It is real. Bloody, savage, waged without remorse.
Sandra Fluke would tell you that the “War on Women” consists of not receiving free birth control from a Roman Catholic institution of higher learning. Barbara Boxer would tell you that Pro-Life groups and not Kermit Gosnell are the problem.
Kirstie Gillinbrand believes the “War on Women” is being waged by male service members and misogynist commanders, and is willing to dispense with anything resembling objective justice to punish the accused. (With the backing of the Commander in Chief, it would seem.)
Hillary Clinton, who, on the day an Ambassador was murdered by Islamist extremists told us that free speech should not be used to disparage someone’s religion (Crucifix in a jar of urine notwithstanding), wanted to make “Women’s Rights” a cornerstone of US foreign policy.
But the War on Women rages on. Honor killings continue, even in this country. Schools blown up, acid thrown in the faces of the innocent, mutilations. Unspeakable violence and oppression against women, perpetrated by the very same Islamist ideology that has vowed to destroy America. Yet these above-mentioned women and those of their ilk remain strangely silent on the subject of the ghastly and terrible existence women endure in the lands controlled by these cowardly and ignorant brutes. The silence in the mainstream media, usually the trumpeter of all things feminist, is positively thunderous.
Soon, Nelson Mandela, at 94 and seriously ill, will be eulogized far and wide for being willing to fight not to have his people relegated to second class status. Those same people who will praise him the loudest cannot seem to utter a meaningful sound regarding the brutalizing and virtual enslavement of women and girls in the lands under the thumb of radical Islam. They cannot, in fact, even bring themselves to identify our enemies for what they are, Islamic extremists, for fear of offending.
That they do not is hypocrisy. That they dare not, is cowardice.
Our (erstwhile?) Israeli allies have to be thrilled with this. Drudge has a link to Power’s 2002 remarks (see above) regarding US “intervention” with Israel, presumably to halt what Power terms time and again in her remarks as “genocide”.
Then, as Drudge also links, there are the 2008 campaign remarks about former SecState Hillary Clinton.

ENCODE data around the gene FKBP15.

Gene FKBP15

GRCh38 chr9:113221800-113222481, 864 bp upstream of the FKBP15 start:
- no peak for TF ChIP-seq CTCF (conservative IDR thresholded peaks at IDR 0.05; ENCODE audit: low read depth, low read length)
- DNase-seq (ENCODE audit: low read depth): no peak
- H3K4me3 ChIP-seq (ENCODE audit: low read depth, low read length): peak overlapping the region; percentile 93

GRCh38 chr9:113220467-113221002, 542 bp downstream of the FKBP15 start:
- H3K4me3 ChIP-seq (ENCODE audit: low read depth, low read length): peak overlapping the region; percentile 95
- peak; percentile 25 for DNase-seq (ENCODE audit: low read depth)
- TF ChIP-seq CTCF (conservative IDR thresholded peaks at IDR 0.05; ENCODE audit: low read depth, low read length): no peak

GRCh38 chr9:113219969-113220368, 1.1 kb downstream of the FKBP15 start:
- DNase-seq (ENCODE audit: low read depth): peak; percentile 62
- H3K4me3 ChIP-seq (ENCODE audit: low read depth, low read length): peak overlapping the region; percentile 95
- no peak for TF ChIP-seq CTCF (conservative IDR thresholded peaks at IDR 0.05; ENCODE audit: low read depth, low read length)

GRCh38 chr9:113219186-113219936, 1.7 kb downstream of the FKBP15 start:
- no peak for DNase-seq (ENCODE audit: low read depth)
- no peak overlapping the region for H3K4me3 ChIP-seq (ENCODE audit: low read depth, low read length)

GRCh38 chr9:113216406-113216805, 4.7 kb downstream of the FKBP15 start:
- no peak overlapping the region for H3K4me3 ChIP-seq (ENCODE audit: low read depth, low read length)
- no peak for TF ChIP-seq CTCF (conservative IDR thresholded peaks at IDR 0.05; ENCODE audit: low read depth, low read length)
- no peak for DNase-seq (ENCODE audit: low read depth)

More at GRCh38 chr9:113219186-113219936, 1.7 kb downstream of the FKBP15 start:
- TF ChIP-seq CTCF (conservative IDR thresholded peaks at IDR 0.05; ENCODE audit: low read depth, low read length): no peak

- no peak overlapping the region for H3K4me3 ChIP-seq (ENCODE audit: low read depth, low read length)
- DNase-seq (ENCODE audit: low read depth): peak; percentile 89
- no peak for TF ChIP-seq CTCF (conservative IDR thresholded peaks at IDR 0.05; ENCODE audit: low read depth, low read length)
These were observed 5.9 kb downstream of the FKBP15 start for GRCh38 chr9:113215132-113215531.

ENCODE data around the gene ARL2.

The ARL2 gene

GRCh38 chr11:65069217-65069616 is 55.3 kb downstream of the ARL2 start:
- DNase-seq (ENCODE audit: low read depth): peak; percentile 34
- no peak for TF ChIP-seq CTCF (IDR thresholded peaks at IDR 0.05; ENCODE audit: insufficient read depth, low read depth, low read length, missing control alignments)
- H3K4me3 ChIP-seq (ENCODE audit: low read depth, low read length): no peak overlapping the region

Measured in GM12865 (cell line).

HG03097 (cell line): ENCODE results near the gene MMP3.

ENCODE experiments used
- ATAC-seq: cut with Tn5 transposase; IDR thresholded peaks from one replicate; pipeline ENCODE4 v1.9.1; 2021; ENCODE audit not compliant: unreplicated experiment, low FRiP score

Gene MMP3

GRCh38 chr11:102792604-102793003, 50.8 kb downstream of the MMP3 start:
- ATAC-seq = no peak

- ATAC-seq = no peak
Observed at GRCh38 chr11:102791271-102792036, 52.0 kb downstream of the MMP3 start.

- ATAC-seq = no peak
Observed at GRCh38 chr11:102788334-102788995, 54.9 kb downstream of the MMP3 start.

“She is a monster, too – that is off the record – she is stooping to anything,” Ms Power said, hastily trying to withdraw her remark.
Ms Power said of the Clinton campaign: “Here, it looks like desperation. I hope it looks like desperation there, too.
“You just look at her and think, ‘Ergh’. But if you are poor and she is telling you some story about how Obama is going to take your job away, maybe it will be more effective. The amount of deceit she has put forward is really unattractive.”
Power, married to Administration official and Socialist laywer Cass Sunstein, is yet another ill-qualified, America-hating, far-left activist whose version of reality will be sure to cause problems. She was a journalist, covering the Balkans in the 1990s, and her point of view is largely shaped by the micro and not the macro issues of statesmanship and international affairs. While Power has campaigned for US-led military intervention to prevent genocide, apparently the killing of nearly a million Iraqis by Saddam Hussein’s Nazi-inspired regime does not qualify, as she opposed the Iraq war. Nor, can I recall hearing in her “religious freedom” exhortations, a public peep about the massacre of Christians across the Middle East and Africa since the 2008 election of Barack Obama.
However, the appointment of “humanitarian” interventionist Samantha Powers, coupled with the Obama Administration’s assertion that international permission rather than that of Congress is the ticket to use of military force, creates potential for yet another interesting showdown between Obama and Congress regarding that pesky old Constitution. It also proves decisively that the Obama Administration has learned nary a thing from its consistent and disastrous appointment of ill-suited, inexperienced ideologues charged with execution of any kind of coherent foreign policy for America.
Cue the calliope music.
Waaaay back in 2009, when Barack Obama was first elected President, he appointed my old Division Commander, General James Jones, USMC (Ret.) to the post of National Security Adviser. Within a group perceived largely as ideological rather than practical thinkers, a group sorely lacking in foreign policy experience, Jones was considered “adult supervision”.
Jones lasted fewer than 24 months, and his dislike of the Obama team, Axelrod, Emanuel, and his Deputy NSA Tom Donilon was well known. Donilon was perceived almost universally by uniformed leadership as an amateur incompetent, a political animal in way over his head in matters of national security. Jones’ opinion of Donilon was similarly low, and the Administration’s dismissiveness of Jones’ views and embracing of Donilon’s led Jones to the door well short of the two years promised when he was appointed.
Indeed, US foreign policy during Donilon’s tenure has been a catastrophe. US reaction to the “Arab Spring”, to a resurgent Russia, the precipitous withdrawal from Iraq, the Benghazi fiasco, and DPRK sabre-rattling, can only be described as befuddled and reactive. Our “Pacific Pivot” has thus far been purely symbolic, as Chinese influence and power continues to grow while America’s recedes. The National Security Council has been adrift, knocked loose of its “smart power” and “reset button” ideological pinnings by a head-on collision with power politics by expert practitioners of the craft. To make matters worse, Donilon is strongly suspected of leaking classified information, the very kind which endangers US servicemen and women and diplomatic personnel, for the Administration’s political gain.